You may or may not recall the childhood tale of Chicken Little.
In a nutshell, the story tells us that one day while Chicken Little is walking in the woods an acorn falls from a tree, and hits her on the head. She thinks, “My, oh, my, the sky is falling. I must run and tell the lion about it.” She tells her friend, Henny Penny, that the sky is falling and that she is going to the lion to tell him about it. Henny Penny joins her. Then they run into another friend, Ducky Lucky. All three tell Foxey Loxey the tale and he invites them to come into his den. “Come with me and I can show you the way to the lion.”
The three friends go in, but they never come out again.
During times of transition in our workplaces, we all can become like Chicken Little. We can misinterpret signals, become agitated, get others agitated, and, in the end, become lunch for the next fox that comes along. Yet transitions in the workplace are inevitable. Transitions include times when we inherit new staff or a new boss, when our board members and volunteers become demanding or leave us in the lurch, when our loyal donors are absent or quixotic, and when our trusted colleagues have so much on their shoulders that you can’t lean upon them. So what can we do?
A 2013 survey by the American Psychological Association’s Center for Organizational Excellence found that job-related stress is a serious issue. More than one-third of working Americans reported experiencing chronic work stress. Here are five tips from the APA that can help us deal with challenging work environments
1. Don’t panic.
Take time to assess the situation calmly. Jot down your thoughts and feelings about the situation. The APA says, “Taking notes can help you find what exactly is causing you to stress and panic and how you can modify your reactions to the stress points.” In stressful situations, just leaving the environment for brief periods can help calm you. A 10-minute walk or time spent in a quiet outdoor spot can aid you in evaluating your situation and your response.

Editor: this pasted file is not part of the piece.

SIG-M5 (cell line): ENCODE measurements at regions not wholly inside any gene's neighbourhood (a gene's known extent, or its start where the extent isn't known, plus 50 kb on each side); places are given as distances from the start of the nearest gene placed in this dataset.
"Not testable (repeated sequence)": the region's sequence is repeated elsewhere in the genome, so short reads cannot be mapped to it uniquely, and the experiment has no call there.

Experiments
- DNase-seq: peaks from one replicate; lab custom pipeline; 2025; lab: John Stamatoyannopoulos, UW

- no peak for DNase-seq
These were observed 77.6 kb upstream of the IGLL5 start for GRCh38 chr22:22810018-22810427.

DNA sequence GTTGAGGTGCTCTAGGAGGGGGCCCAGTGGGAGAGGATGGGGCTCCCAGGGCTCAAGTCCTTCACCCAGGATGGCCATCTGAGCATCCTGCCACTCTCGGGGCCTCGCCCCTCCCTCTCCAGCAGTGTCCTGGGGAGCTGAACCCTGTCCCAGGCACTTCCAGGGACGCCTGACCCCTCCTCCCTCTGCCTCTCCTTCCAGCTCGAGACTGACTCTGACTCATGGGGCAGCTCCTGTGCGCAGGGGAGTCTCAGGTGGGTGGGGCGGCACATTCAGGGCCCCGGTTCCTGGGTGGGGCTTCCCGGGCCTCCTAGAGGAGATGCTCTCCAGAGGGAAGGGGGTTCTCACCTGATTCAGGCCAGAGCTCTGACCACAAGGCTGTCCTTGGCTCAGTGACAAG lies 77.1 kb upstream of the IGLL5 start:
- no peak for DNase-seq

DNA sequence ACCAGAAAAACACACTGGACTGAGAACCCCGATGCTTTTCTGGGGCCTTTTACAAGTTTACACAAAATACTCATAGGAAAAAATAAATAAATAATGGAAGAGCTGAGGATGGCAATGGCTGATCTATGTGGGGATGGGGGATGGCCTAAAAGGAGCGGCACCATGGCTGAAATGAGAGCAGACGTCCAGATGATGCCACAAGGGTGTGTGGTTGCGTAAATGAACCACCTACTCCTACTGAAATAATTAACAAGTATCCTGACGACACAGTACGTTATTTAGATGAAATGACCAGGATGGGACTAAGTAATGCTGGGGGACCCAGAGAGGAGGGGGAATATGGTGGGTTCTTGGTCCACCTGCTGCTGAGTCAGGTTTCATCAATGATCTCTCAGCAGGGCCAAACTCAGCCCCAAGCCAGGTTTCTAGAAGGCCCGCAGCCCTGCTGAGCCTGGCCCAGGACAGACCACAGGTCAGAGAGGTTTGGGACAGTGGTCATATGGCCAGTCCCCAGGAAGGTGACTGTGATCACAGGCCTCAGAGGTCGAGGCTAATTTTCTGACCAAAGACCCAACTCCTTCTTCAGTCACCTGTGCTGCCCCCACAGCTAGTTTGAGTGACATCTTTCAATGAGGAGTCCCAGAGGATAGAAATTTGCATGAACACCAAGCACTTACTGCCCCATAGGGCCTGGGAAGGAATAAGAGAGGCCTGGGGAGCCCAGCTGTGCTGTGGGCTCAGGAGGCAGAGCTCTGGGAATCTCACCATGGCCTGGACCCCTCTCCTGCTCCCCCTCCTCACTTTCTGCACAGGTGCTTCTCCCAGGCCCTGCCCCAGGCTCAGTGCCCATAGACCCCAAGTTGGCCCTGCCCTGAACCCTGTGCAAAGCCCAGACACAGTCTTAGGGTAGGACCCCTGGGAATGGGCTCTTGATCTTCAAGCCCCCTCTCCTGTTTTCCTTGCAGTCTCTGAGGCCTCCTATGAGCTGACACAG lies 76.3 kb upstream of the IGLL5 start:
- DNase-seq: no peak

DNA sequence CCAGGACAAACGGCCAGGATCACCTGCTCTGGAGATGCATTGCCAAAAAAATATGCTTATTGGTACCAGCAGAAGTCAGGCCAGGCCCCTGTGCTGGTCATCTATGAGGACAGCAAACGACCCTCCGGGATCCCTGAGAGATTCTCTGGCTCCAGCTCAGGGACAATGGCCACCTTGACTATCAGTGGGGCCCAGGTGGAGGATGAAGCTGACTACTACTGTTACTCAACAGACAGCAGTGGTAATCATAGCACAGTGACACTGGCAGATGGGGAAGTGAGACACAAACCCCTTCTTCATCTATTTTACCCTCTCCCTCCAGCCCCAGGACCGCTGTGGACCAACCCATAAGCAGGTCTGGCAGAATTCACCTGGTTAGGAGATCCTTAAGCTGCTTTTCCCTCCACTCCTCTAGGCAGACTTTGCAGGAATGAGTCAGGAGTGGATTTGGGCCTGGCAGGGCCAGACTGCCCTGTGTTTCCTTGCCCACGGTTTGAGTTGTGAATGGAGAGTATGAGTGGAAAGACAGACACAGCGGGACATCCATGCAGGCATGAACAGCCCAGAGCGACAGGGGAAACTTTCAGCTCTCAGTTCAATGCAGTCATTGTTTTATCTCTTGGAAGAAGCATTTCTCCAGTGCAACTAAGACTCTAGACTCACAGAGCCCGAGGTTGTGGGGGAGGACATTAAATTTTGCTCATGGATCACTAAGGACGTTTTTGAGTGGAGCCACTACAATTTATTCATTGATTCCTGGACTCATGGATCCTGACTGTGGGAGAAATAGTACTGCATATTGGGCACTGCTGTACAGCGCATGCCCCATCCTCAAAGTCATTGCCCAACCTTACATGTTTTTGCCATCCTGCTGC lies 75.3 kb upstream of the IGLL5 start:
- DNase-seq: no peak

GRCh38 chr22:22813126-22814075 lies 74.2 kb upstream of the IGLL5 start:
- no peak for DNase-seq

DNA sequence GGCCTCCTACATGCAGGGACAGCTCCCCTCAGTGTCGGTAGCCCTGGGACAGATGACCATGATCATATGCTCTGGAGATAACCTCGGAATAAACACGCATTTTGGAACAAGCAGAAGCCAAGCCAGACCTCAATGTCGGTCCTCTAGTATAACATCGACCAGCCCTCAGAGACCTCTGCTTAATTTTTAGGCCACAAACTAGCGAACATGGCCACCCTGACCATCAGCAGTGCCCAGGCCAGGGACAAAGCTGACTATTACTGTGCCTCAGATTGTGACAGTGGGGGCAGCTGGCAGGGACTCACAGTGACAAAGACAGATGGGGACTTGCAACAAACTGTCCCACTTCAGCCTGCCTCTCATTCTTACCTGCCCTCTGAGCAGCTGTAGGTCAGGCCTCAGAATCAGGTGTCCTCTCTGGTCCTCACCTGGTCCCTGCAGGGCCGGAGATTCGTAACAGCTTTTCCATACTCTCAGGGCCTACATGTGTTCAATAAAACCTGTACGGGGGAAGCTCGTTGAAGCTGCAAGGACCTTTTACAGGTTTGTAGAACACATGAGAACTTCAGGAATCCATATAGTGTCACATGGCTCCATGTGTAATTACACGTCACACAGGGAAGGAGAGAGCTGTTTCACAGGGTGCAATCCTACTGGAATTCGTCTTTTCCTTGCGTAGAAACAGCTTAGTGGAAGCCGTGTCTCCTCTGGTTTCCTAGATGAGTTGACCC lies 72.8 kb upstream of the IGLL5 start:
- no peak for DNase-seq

2. Take time to recharge.
In order to prevent the negative effects of stress and workplace burnout, we need time to rejuvenate. With the many stressors of the nonprofit workplace, it’s essential that we disconnect from time to time. Use your vacation days and take time off to relax and unwind. Read a good book (not related to work!), see the newest blockbuster movie, or take part in an activity that relaxes and reinvigorates you. No vacation days accumulated? “Get a quick boost by turning off your phone and focusing on non-work activities for a while,” the APA says.
3. Establish boundaries.
Too many Development professionals feel that they must be available to their organizations 24/7. So we need to establish some work-life boundaries for ourselves. That might mean making a rule not to check email from home in the evening, or not answering the phone during dinner. Maybe this means not taking work home from the office at all. The APA says, “Although people have different preferences when it comes to how much they blend their work and home life, creating some clear boundaries can reduce the potential for work-life conflict and the stress that goes with it.”
4. Talk to your supervisor.
According to the APA, healthy employees are typically more productive, so an open conversation with your supervisor is a good start. The purpose isn’t to list your complaints, but to come up with an “effective plan for managing the stressors you’ve identified, so you can perform at your best on the job.” Parts of the plan may help improve your time management skills, clarify job expectations, obtain the necessary resources/support from colleagues, and enrich your job with more challenging or meaningful tasks, or make changes to your physical workspace to reduce strain.
5. Develop healthy responses.
Rather than fighting stress with fast food or alcohol, the APA suggests making healthy choices when you feel the tension rise. These include: Exercising; making time for hobbies and favorite activities; getting good-quality sleep; and accepting help from trusted friends and family members to improve your ability to manage stress.
Although not a recommendation by the APA, I personally find that my spiritual beliefs can bring the most profound sense of peace and well-being. Following these tips can help us react to workplace stress and inevitable transitions with courage, resilience and assurance…and a whole lot less like Chicken Little.
Portions of this article have been extracted or adapted with permission from American Psychological Association (2013). Coping with stress at work. Copyright @2013 American Psychological Association. Retrieved from www.apa.org/helpcenter/work-stressaspx. No further reproduction or distribution is permitted without written permission from the American Psychological Association.